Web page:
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Career Corner: 5 Tips For Acing Your Job Interview

You submitted your resume. A recruiter or manager called you and conducted a phone screen, and now, you have an in-person interview.  Congratulations!  But what next?

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The person who will be interviewing you will be prepared. They will have reviewed your resume, prepared questions to ask you and thought through the key skills that they need for the position. Here’s what you should do to get ready.

Know exactly where you’re going — Be sure that you have the exact details of the interview correct and that you have a plan to be at the location early. If you have never been to the facility before, do a test drive to make sure you know the route, where to park and where to enter the facility. Also know what to expect. Are you simply meeting with one person or will you have a series of meetings and possibly some type of testing?

Practice, practice, practice — Have a friend or family member role-play with you to practice answering potential questions. Practicing out loud gives you the chance to hear your answers and better anticipate how you may respond to questions. The types of questions to practice include questions based upon the information that is on your resume, skill-based questions, as well as behavioral questions.  With behavioral interview questions, an interviewer is looking for specific examples of how you have dealt with a situation. Employers want to know how you have handled situations in prior roles or situations. Make sure you include an overview of the situation, your specific actions and the outcome of the example.   

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Examples of behavioral interview questions:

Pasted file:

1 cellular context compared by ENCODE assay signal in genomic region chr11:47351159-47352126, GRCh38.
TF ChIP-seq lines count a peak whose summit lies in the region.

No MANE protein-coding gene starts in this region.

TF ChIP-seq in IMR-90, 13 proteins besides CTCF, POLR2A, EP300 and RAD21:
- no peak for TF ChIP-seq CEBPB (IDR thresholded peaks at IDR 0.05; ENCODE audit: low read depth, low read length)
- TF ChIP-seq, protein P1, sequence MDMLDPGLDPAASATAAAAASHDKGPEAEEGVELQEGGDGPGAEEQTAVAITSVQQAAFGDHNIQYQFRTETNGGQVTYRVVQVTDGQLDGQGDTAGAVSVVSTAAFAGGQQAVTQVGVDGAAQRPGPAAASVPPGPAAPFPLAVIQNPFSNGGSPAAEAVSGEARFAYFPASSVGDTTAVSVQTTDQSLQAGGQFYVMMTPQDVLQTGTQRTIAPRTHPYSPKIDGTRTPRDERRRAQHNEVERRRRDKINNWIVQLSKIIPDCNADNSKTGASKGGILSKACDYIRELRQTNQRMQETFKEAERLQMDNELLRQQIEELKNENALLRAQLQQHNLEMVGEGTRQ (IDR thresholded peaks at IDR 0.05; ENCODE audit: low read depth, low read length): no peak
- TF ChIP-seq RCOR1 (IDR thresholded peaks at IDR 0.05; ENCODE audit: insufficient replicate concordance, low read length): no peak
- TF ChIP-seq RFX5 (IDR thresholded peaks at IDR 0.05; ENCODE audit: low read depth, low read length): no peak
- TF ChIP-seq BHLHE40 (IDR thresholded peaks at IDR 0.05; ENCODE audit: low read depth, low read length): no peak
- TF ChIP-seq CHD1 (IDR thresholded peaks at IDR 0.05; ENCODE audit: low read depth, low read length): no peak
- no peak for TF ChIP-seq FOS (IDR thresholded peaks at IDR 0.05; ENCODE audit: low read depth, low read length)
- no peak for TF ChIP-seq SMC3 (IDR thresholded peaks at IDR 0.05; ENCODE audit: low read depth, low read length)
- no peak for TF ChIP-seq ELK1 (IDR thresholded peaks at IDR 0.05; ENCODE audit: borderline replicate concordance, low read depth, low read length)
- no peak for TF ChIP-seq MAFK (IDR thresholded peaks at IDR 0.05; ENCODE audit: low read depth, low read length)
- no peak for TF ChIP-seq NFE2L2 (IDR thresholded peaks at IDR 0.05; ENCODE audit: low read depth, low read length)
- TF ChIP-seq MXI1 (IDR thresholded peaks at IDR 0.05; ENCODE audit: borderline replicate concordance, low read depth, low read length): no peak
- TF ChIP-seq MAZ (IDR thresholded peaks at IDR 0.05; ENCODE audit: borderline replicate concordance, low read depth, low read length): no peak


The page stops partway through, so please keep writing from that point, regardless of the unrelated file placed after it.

• Share an example of when you had to respond to a challenging question from a customer?
  • Tell me about a situation where you worked as part of a team to solve a problem?
  • Tell me about a time where you had to address a problem for the first time?

Have questions to ask prepared — At some point during your interview, you will likely be asked if you have questions about the role or company. Think about what is important to you in a future employer, and prepare questions ahead of time to make sure you get the insights to help you evaluate whether the organization is the right place for you. In addition, coming prepared with good questions will demonstrate you’ve done your homework and are excited about the opportunity.
 

Build a relationship — During your interview, you will want to build a relationship with the person who is interviewing you.  Follow their lead — you do not want to be too casual, but it is important to be yourself. Your interviewer will likely have a series of questions to assess whether your past behaviors align with the role, company and environment.

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Display active listening skills —Throughout the interview, practice active listening and make eye contact with the person you are speaking with. Waiting for your interview to begin is a great time to observe the workplace. Is it a place that you could see yourself working?  What are the interactions like between the current employees? 

What should you do after the interview?

  • Ask for next steps — At the end of the interview, ask when you should expect to hear an update.  
  • Send a follow-up thank you note  ­— You should send a follow-up note or email thanking the interviewer(s) for their time. Make sure to personalize the note and be specific about what you learned or appreciated during your conversation(s). 

*BONUS TIP*

Reflect on your interview experience  ­—  Once you have completed the interview process, it is important to reflect on your experience and take notes of any key learnings.  First, think through how you prepared for the interview and if there were areas you felt most prepared for, or times when you felt you weren’t quite ready to answer or respond to the question.  In addition, think through whether there were specific items you liked about the company or the environment, and if there were areas that you did not feel were a strong fit for the type of workplace you want to be part of.  Make sure to leverage these learnings in your future job searches to help narrow down the roles and companies that would be best for your future career goals.

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Article sponsored by TechForce Foundation.

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